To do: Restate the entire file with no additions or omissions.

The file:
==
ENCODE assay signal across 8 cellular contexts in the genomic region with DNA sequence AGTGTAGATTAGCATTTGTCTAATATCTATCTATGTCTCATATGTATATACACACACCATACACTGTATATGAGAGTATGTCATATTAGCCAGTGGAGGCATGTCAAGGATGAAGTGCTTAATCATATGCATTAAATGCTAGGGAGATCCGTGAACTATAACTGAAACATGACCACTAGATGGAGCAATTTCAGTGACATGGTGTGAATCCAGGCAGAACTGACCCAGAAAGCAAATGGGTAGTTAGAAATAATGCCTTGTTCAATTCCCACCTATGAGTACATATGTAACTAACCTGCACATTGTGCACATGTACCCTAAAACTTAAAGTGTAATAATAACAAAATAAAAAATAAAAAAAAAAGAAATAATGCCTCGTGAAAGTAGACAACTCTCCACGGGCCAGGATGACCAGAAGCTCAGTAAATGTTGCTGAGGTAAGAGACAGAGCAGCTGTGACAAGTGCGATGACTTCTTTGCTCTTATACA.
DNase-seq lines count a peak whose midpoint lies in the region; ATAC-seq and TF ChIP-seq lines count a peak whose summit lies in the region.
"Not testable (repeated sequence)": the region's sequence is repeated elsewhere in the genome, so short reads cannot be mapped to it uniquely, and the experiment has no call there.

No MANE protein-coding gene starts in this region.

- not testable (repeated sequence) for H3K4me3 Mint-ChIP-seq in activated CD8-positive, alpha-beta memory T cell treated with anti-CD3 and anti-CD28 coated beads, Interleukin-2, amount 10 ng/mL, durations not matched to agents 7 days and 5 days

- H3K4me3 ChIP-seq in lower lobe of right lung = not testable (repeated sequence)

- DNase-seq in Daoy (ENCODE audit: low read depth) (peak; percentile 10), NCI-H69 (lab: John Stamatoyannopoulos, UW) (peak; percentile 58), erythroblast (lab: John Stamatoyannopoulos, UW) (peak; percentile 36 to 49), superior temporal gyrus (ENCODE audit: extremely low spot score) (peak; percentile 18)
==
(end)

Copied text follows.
ENCODE assay signal across 8 cellular contexts in the genomic region with DNA sequence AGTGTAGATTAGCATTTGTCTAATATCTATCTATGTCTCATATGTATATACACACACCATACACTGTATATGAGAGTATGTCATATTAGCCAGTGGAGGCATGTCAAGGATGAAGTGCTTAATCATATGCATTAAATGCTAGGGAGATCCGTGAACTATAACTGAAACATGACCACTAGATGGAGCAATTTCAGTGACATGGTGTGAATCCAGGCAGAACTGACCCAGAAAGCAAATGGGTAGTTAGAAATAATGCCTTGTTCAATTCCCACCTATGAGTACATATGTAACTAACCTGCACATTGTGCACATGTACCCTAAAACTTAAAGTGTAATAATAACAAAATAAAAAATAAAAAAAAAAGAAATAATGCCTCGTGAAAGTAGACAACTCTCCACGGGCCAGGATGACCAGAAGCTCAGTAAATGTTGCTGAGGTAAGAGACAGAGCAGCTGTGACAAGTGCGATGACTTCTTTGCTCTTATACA.
DNase-seq lines count a peak whose midpoint lies in the region; ATAC-seq and TF ChIP-seq lines count a peak whose summit lies in the region.
"Not testable (repeated sequence)": the region's sequence is repeated elsewhere in the genome, so short reads cannot be mapped to it uniquely, and the experiment has no call there.

No MANE protein-coding gene starts in this region.

- not testable (repeated sequence) for H3K4me3 Mint-ChIP-seq in activated CD8-positive, alpha-beta memory T cell treated with anti-CD3 and anti-CD28 coated beads, Interleukin-2, amount 10 ng/mL, durations not matched to agents 7 days and 5 days

- H3K4me3 ChIP-seq in lower lobe of right lung = not testable (repeated sequence)

- DNase-seq in Daoy (ENCODE audit: low read depth) (peak; percentile 10), NCI-H69 (lab: John Stamatoyannopoulos, UW) (peak; percentile 58), erythroblast (lab: John Stamatoyannopoulos, UW) (peak; percentile 36 to 49), superior temporal gyrus (ENCODE audit: extremely low spot score) (peak; percentile 18)